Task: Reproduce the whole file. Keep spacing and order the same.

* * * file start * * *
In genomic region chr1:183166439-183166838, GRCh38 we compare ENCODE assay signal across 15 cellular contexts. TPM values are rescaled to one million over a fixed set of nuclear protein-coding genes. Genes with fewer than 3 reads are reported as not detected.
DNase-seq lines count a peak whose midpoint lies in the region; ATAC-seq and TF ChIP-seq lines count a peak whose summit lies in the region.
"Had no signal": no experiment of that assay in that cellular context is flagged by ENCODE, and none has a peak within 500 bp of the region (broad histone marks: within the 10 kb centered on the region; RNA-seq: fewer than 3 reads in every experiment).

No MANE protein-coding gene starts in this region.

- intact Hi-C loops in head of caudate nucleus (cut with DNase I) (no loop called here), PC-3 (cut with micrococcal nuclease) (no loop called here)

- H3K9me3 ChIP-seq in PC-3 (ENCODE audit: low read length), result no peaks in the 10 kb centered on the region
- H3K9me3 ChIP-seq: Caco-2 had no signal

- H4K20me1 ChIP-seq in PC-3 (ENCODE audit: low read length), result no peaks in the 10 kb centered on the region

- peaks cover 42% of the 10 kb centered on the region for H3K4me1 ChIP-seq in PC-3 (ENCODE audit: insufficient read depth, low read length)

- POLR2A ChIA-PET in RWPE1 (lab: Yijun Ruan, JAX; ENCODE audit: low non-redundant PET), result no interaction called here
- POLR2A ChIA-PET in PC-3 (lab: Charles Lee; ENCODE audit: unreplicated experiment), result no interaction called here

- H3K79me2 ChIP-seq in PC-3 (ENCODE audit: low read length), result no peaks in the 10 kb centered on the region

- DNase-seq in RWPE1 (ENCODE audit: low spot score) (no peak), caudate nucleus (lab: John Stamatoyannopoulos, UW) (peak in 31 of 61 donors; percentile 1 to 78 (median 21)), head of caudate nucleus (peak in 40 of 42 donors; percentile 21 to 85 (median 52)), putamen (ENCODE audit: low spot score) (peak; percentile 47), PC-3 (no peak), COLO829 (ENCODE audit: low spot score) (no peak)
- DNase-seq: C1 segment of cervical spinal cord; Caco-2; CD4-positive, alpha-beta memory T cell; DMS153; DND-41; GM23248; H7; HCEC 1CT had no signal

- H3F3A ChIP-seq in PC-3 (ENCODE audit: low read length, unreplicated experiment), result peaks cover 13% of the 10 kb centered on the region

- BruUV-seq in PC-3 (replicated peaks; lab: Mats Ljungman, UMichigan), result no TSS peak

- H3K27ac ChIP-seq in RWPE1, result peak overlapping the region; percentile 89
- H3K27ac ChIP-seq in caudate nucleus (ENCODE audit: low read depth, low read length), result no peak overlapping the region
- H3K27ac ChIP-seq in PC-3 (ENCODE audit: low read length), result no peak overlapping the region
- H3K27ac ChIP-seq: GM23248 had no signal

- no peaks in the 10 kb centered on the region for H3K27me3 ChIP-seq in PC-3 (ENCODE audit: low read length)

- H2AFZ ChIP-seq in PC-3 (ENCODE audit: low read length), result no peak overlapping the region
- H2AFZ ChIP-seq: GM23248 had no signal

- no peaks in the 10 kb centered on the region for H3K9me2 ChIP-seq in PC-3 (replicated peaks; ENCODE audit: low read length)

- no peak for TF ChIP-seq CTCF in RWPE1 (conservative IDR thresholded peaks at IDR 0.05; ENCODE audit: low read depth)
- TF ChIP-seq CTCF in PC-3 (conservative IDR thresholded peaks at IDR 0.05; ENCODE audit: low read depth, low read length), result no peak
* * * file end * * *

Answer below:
In genomic region chr1:183166439-183166838, GRCh38 we compare ENCODE assay signal across 15 cellular contexts. TPM values are rescaled to one million over a fixed set of nuclear protein-coding genes. Genes with fewer than 3 reads are reported as not detected.
DNase-seq lines count a peak whose midpoint lies in the region; ATAC-seq and TF ChIP-seq lines count a peak whose summit lies in the region.
"Had no signal": no experiment of that assay in that cellular context is flagged by ENCODE, and none has a peak within 500 bp of the region (broad histone marks: within the 10 kb centered on the region; RNA-seq: fewer than 3 reads in every experiment).

No MANE protein-coding gene starts in this region.

- intact Hi-C loops in head of caudate nucleus (cut with DNase I) (no loop called here), PC-3 (cut with micrococcal nuclease) (no loop called here)

- H3K9me3 ChIP-seq in PC-3 (ENCODE audit: low read length), result no peaks in the 10 kb centered on the region
- H3K9me3 ChIP-seq: Caco-2 had no signal

- H4K20me1 ChIP-seq in PC-3 (ENCODE audit: low read length), result no peaks in the 10 kb centered on the region

- peaks cover 42% of the 10 kb centered on the region for H3K4me1 ChIP-seq in PC-3 (ENCODE audit: insufficient read depth, low read length)

- POLR2A ChIA-PET in RWPE1 (lab: Yijun Ruan, JAX; ENCODE audit: low non-redundant PET), result no interaction called here
- POLR2A ChIA-PET in PC-3 (lab: Charles Lee; ENCODE audit: unreplicated experiment), result no interaction called here

- H3K79me2 ChIP-seq in PC-3 (ENCODE audit: low read length), result no peaks in the 10 kb centered on the region

- DNase-seq in RWPE1 (ENCODE audit: low spot score) (no peak), caudate nucleus (lab: John Stamatoyannopoulos, UW) (peak in 31 of 61 donors; percentile 1 to 78 (median 21)), head of caudate nucleus (peak in 40 of 42 donors; percentile 21 to 85 (median 52)), putamen (ENCODE audit: low spot score) (peak; percentile 47), PC-3 (no peak), COLO829 (ENCODE audit: low spot score) (no peak)
- DNase-seq: C1 segment of cervical spinal cord; Caco-2; CD4-positive, alpha-beta memory T cell; DMS153; DND-41; GM23248; H7; HCEC 1CT had no signal

- H3F3A ChIP-seq in PC-3 (ENCODE audit: low read length, unreplicated experiment), result peaks cover 13% of the 10 kb centered on the region

- BruUV-seq in PC-3 (replicated peaks; lab: Mats Ljungman, UMichigan), result no TSS peak

- H3K27ac ChIP-seq in RWPE1, result peak overlapping the region; percentile 89
- H3K27ac ChIP-seq in caudate nucleus (ENCODE audit: low read depth, low read length), result no peak overlapping the region
- H3K27ac ChIP-seq in PC-3 (ENCODE audit: low read length), result no peak overlapping the region
- H3K27ac ChIP-seq: GM23248 had no signal

- no peaks in the 10 kb centered on the region for H3K27me3 ChIP-seq in PC-3 (ENCODE audit: low read length)

- H2AFZ ChIP-seq in PC-3 (ENCODE audit: low read length), result no peak overlapping the region
- H2AFZ ChIP-seq: GM23248 had no signal

- no peaks in the 10 kb centered on the region for H3K9me2 ChIP-seq in PC-3 (replicated peaks; ENCODE audit: low read length)

- no peak for TF ChIP-seq CTCF in RWPE1 (conservative IDR thresholded peaks at IDR 0.05; ENCODE audit: low read depth)
- TF ChIP-seq CTCF in PC-3 (conservative IDR thresholded peaks at IDR 0.05; ENCODE audit: low read depth, low read length), result no peak